Whilst reading Civil and Coastal Engineering at University I identified predominantly with my course, commercial diving and the Officer Training Corps. I was an engineering student, who happened to be realising he was gay, rather than a gay engineering student. My most significant interaction with student LGBT networks being a campaign to reinstate Officer Training Corps recruiting on campus; the year the ban on LGB military service was lifted.
On graduation, an Engineer on railway upgrades, I controlled worksites from London to Crewe. It was a great experience; early exposure to engineering, people management and leadership, especially in the early hours of a Christmas period shutdown! I was in my element on site, but became increasingly aware that the business was not inclusive, whether gender, gender identity or sexual orientation, but often more so, in the recently privatised rail industry, if you hadn’t worked for British Rail. I’d tried it, it wasn’t me, and so I moved on.
I commissioned as an Army officer in the Royal Engineers. My military engineering career has been typically diverse. Initially leading multi-disciplinary construction teams in Bosnia & Herzegovina, Germany, Canada, Cyprus and Jordan, revelling in the challenges that delivering engineering around the world can pose. After a few amazing years and a spell in operations management, controlling highly specialist teams in Kenya and Afghanistan, I was given responsibility for management of a construction team, over one hundred strong, in Iraq.
Military engineers form close knit teams and I soon began to realise that members of my team suspected I was gay and were apparently unconcerned. I started coming out, ‘started’ as we move assignments regularly and effectively come out every two years. It gets easier every time, and whilst there are still individuals struggling with the clear legal, moral, business and operational cases for diversity, I’ve overwhelmingly found the response to be relaxed and, especially amongst younger personnel, curious.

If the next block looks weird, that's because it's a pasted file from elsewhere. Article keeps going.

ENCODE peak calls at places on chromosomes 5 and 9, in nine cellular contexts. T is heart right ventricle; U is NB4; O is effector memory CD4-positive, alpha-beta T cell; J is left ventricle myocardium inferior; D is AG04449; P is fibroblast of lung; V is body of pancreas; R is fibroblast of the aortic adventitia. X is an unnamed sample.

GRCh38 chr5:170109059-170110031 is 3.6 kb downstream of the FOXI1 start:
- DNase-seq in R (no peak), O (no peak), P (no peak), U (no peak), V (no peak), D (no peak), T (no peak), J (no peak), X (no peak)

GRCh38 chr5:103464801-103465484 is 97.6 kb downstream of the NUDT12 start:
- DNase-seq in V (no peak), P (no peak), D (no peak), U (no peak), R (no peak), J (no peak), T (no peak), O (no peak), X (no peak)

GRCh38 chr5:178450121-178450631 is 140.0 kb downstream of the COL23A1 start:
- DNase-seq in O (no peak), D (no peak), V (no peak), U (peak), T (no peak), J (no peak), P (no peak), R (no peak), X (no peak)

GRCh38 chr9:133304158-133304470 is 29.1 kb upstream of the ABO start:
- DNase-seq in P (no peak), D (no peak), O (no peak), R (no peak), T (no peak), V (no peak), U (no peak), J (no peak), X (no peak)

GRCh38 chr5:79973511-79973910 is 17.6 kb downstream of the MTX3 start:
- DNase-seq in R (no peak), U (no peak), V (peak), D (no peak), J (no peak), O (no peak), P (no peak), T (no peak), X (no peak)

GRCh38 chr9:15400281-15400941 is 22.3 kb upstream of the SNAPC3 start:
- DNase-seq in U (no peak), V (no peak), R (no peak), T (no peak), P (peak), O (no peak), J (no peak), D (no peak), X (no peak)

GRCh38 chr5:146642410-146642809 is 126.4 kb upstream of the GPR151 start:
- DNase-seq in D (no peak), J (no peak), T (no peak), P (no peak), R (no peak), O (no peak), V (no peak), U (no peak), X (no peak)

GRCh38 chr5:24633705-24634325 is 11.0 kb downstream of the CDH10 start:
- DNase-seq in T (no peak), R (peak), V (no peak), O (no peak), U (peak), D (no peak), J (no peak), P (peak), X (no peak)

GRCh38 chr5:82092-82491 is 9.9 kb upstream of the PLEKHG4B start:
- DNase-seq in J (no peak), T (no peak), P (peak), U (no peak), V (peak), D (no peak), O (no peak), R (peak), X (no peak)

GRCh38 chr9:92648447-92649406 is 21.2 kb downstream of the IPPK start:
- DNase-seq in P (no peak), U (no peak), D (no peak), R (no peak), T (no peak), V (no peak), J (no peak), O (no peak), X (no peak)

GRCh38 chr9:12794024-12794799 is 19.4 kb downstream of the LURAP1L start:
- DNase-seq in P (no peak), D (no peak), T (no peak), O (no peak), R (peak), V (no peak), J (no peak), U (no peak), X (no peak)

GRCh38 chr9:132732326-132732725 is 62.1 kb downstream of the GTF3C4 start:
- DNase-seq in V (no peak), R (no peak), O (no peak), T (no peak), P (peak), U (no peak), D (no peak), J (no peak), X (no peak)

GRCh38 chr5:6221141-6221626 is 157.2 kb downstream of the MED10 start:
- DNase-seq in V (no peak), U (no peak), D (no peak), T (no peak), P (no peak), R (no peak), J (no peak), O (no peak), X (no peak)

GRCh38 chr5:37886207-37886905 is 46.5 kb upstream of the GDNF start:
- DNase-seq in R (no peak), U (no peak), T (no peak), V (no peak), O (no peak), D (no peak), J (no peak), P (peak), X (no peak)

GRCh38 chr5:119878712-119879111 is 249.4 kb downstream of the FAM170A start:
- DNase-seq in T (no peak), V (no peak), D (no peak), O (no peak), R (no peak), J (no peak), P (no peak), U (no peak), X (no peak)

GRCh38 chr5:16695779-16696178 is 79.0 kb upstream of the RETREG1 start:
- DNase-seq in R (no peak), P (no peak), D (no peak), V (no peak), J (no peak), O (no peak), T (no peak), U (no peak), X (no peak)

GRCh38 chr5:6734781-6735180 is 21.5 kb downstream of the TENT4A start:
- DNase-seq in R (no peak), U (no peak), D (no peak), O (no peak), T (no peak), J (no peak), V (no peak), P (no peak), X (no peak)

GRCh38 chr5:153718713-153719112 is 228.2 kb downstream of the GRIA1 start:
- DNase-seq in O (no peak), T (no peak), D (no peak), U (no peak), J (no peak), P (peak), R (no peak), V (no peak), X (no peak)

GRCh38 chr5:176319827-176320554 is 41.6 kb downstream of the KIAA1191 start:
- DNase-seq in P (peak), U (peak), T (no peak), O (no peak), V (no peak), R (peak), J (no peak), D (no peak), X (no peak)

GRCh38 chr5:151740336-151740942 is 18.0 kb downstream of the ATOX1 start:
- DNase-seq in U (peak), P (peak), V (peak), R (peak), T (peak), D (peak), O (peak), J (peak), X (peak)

Whilst reading for a second engineering degree, I was seconded to a civilian contractor overseas. Whilst there’s still work to do at home, I was surprised by how far ahead British industry could be and how even in countries where legal protections exist how culturally there can still be issues.
In many other countries LGBT engineers undoubtedly experience challenges, often exercising considerable discretion, but the opportunities can be significant and certainly enhanced my performance at Chartered Professional Review. In part due to the experience of returning to civil industry, on return to the Army, having avoided LGBT networks at university, I took up a role on our LGBT Forum committee and believe such groups to be essential drivers of greater inclusion.
I strongly believe that inclusive teams enable people to live authentically, not dedicating effort to hiding aspects of their identity, maximising their talents. I was once told by a senior engineer that “If you’re not true to yourself at work, your ability and confidence levels will diverge, affecting your performance”. In both military and wider engineering teams inclusive leadership is not simply the right thing to do; a divergence of ability and confidence can directly impact on safety.
Sexual orientation or gender identity should not be a barrier to following an engineering career. Encouragingly for the industry’s future, particularly amongst junior engineers, I believe that being open about sexuality and gender identity is seen more and more as a question of authenticity and integrity. To paraphrase Lord Brown; if in doubt, come out, you’ll be a better engineer when you’re comfortable being yourself. I know I am.